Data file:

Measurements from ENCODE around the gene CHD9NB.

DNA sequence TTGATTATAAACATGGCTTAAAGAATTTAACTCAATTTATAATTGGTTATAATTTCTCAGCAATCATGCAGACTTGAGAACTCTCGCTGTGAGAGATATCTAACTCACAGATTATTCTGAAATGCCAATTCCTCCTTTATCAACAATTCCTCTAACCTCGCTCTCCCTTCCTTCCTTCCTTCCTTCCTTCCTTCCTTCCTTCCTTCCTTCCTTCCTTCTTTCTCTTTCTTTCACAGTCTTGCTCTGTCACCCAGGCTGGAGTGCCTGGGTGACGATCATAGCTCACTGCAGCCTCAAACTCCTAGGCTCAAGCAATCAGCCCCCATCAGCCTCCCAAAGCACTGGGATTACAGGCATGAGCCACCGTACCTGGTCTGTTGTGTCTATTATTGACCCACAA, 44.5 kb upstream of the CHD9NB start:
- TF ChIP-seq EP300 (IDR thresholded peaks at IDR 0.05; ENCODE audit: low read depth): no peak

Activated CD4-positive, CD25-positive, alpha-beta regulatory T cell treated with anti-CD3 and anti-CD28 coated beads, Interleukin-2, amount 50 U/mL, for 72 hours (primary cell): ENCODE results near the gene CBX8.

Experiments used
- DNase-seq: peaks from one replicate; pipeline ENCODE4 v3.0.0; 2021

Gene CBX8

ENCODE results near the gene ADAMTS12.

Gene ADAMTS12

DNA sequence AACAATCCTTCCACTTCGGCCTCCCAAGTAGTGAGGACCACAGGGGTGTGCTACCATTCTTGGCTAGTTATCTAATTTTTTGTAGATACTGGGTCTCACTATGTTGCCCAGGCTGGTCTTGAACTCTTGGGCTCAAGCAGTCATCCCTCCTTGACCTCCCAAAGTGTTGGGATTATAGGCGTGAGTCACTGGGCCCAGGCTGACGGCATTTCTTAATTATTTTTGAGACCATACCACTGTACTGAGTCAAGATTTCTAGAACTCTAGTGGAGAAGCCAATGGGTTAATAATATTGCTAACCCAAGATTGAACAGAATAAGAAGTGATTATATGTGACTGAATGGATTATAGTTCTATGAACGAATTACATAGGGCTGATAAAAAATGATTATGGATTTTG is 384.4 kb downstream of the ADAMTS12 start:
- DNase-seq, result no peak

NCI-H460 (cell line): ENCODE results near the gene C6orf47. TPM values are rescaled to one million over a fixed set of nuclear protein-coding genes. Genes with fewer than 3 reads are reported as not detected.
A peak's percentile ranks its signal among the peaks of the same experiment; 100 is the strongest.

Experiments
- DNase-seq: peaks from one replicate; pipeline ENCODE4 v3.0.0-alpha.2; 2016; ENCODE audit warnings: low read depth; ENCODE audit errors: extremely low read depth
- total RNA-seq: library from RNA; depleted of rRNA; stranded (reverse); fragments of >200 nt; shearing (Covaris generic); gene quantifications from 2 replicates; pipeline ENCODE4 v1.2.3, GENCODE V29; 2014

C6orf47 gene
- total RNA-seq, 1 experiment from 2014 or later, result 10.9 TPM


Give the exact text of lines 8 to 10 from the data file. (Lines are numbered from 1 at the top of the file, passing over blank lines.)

ENCODE results near the gene ADAMTS12.

Gene ADAMTS12

DNA sequence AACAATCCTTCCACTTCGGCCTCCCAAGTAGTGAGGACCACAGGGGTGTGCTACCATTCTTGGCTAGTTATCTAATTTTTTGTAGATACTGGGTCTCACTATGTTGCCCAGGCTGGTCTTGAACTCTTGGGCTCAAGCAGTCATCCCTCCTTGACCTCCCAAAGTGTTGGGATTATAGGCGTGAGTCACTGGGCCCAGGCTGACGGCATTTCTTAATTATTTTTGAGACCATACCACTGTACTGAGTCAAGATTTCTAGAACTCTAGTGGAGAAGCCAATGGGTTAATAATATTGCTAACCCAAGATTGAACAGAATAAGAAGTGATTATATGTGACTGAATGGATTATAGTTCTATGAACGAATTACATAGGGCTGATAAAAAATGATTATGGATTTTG is 384.4 kb downstream of the ADAMTS12 start: